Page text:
Is this toilet:
Or maybe this (room):
Or should I just use "a toilet" and "the toilet".
I found similar question but it doesn't answer my question.
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"Toilet" originally referred to a piece of cloth upon which one laid out clothes while dressing, then the table used for this purpose. Over time it came to mean a dressing room in which was likely a wash basin for bathing before dressing.
It would have been natural to stash the "chamber pot" in this room, and hence the word acquired the meaning of being a place where one would urinate and defecate. From there the word was transferred to the mechanical appliance used to facilitate these actions.
(It should be noted that there is not really a word to identify the porcelain appliance or the room containing it that is not a euphemism of some sort. Perhaps "water closet" comes closest to being a "true" term, but it still is tip-toeing around the issue.)
With regard to using the term, "toilet" (in the US), absent any context, would generally be taken to mean the porcelain appliance, with the room containing it being "the bathroom" (when in a home) or "the restroom" (when in a public building). However, if you were to ask someone "Where's the toilet?" you would (unless you asked a joker) be directed to the nearest bathroom/restroom, even if there were, eg, a porcelain appliance on display in a store ten feet away.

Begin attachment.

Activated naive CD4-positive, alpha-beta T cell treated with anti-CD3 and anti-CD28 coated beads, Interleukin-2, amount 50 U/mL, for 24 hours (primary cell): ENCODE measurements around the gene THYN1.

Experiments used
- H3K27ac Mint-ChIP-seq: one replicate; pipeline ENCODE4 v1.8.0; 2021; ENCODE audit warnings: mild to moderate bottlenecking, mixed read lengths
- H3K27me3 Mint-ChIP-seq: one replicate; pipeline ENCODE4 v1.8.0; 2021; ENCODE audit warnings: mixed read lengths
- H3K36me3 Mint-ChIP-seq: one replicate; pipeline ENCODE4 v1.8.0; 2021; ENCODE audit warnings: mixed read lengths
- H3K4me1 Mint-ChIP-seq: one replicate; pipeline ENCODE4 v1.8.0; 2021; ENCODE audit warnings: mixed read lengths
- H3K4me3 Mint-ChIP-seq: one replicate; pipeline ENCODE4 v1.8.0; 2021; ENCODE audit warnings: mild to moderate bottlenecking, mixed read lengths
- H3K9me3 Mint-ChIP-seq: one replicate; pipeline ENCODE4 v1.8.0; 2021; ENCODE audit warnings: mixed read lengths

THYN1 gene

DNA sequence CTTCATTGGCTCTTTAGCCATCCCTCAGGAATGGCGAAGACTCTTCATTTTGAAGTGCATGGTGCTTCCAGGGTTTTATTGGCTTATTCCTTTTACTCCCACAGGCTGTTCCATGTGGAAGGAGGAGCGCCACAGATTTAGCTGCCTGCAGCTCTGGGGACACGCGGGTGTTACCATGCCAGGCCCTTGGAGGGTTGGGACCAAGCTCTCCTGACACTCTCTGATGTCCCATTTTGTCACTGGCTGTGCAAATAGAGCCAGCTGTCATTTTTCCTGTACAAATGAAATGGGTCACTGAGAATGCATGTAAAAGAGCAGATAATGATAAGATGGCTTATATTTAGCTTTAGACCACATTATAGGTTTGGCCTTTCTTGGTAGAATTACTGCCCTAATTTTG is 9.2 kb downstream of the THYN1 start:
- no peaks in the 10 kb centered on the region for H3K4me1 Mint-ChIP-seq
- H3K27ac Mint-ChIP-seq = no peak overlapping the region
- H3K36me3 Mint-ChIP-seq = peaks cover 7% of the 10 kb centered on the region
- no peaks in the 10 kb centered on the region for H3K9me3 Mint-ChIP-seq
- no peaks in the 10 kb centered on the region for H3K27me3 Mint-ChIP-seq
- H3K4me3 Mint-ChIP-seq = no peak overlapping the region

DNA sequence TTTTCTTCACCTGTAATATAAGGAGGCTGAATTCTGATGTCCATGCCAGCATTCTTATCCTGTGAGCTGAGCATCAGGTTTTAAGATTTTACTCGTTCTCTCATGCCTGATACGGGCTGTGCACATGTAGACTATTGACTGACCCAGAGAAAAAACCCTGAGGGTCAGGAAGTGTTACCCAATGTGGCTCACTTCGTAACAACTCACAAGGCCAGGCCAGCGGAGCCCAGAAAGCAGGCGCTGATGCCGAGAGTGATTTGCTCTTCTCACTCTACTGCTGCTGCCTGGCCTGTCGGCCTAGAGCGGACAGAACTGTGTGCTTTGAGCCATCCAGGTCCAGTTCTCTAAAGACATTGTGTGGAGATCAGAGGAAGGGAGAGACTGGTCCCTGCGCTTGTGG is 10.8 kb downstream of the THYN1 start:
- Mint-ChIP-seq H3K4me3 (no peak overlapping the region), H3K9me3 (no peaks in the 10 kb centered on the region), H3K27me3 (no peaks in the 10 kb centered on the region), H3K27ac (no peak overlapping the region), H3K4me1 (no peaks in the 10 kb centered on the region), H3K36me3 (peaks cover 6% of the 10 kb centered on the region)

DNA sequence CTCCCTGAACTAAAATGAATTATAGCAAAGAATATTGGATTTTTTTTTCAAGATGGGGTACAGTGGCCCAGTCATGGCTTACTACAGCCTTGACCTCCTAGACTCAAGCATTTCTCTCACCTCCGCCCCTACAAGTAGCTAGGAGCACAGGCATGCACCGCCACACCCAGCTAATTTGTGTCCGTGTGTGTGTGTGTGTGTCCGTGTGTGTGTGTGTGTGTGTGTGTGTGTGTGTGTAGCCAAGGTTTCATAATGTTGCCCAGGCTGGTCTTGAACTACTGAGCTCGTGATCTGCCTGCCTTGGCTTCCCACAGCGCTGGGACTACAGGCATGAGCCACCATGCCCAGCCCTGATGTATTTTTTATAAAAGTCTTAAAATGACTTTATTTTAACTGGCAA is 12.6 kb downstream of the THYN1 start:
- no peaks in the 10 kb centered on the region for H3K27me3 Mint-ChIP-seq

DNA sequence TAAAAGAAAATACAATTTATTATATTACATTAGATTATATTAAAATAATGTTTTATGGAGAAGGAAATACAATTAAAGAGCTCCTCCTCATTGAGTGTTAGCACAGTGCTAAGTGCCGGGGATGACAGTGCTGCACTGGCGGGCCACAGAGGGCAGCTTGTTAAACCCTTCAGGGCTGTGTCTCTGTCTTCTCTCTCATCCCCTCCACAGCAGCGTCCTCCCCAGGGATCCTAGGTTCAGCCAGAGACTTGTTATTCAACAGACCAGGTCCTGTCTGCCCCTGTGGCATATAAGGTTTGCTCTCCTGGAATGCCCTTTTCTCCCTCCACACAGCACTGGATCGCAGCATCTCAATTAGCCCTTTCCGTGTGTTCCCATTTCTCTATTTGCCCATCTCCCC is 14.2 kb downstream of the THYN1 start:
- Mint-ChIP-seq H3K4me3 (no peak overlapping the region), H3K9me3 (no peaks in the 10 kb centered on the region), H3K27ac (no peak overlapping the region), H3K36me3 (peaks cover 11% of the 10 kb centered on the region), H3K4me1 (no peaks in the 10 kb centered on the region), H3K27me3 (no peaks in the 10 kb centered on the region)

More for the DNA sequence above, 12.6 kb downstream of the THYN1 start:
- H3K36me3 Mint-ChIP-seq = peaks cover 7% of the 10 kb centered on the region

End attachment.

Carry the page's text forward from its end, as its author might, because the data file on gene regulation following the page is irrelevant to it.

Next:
As to "a" vs "the", either may be appropriate, depending on context. As I said, it's normal to ask "Where's the toilet?", even in a large building where there are likely several restrooms, but asking "Where's a toilet?" would not be regarded as particularly "odd".
The OED defines toilet as:
A dressing-room; in U.S. esp. a dressing-room furnished with bathing facilities. Hence, a bath-room, a lavatory; (contextually), a lavatory bowl or pedestal; a room or cubicle containing a lavatory.
so depending on the context, it can mean either. The usually implies the context of a bath-room or lavatory, where as a usually implies the context of lavatory bowl.